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How is Excess Body Weight Related to Cardiovascular Disease?

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According to the American Heart Association, weight gain is an independent risk factor for coronary heart disease and stroke. This means that excessive body weight alone (without other risk factors) can increase your risk for cardiovascular disease. For this reason, maintaining a healthy body weight is a high priority. The two major American Heart Association guidelines for maintaining a healthy body weight are:

Sample Menus for Reducing Caloric Intake

Menu 1: Higher Calorie Menu 2: Lower Calorie
  • 2 eggs
  • 2 pieces white toast
  • 1 tablespoon butter
  • 3 strips bacon
  • ½ cup egg substitute
  • ¼ cup cooked mushrooms
  • ¼ cup cooked spinach
  • 2 pieces whole wheat toast
  • Fat free vegetable oil spray
  • Quarter pound burger with cheese
  • Medium french fries
  • 1 medium cola
  • Caesar Salad with grilled chicken
  • 1 medium diet cola
  • Pork cutlet and mashed potatoes frozen dinner.
  • 12 fluid ounces lemonade
  • Beef portabello and mashed potatoes frozen dinner.
  • 1 cup light ice cream
  • 12 fluid ounces lemonade.
Nutrition Information
  • Calories 2050 kilocalories
  • Total Fat 91 grams
  • Saturated Fat 30 grams
  • Carbohydrate 238 grams
Nutrition Information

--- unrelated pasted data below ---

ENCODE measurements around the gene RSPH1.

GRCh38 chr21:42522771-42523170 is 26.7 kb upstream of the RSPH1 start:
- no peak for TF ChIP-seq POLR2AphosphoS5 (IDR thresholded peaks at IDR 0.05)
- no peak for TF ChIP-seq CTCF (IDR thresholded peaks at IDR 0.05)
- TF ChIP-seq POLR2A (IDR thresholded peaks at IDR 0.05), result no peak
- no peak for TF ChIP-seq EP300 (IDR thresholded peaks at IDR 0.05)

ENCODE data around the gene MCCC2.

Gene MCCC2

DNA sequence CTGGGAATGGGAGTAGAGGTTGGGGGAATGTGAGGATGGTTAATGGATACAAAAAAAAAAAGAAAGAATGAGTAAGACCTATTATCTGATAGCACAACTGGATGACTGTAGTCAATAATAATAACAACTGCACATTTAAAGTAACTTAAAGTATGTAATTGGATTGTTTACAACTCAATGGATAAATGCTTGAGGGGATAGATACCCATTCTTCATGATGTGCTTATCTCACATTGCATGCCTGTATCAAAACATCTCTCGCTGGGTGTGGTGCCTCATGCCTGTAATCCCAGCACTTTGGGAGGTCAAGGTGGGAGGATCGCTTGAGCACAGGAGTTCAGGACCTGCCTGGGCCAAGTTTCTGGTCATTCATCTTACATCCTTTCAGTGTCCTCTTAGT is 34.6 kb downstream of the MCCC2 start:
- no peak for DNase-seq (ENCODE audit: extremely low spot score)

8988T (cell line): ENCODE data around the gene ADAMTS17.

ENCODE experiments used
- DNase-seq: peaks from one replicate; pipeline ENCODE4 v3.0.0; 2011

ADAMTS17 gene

• Calories 1235 kilocalories
  • Total Fat 36 grams
  • Saturated Fat 15 grams
  • Carbohydrate 139 grams

salad with chicken

Body Mass Index (BMI)

BMI is a numerical value used by health care providers to determine if a person is underweight, normal weight, overweight, or obese. These weight categories (underweight, normal weight, overweight, and obese) are used to estimate a person’s overall risk for developing chronic diseases.

A body mass index calculator is available on the Center for Disease Control website:

Visit this website to learn your BMI and what it means.

It is important to note that BMI categories are not gender specific, and that BMI is not a measurement of body composition (fat and lean mass). Talk with your health care provided about your BMI. If you are pregnant, under 18, or a competitive athlete, this tool may not be an accurate measure of health or disease risk.

Back to: Eating for Cardiovascular Health

This document is a source of information only, and is not medical advice.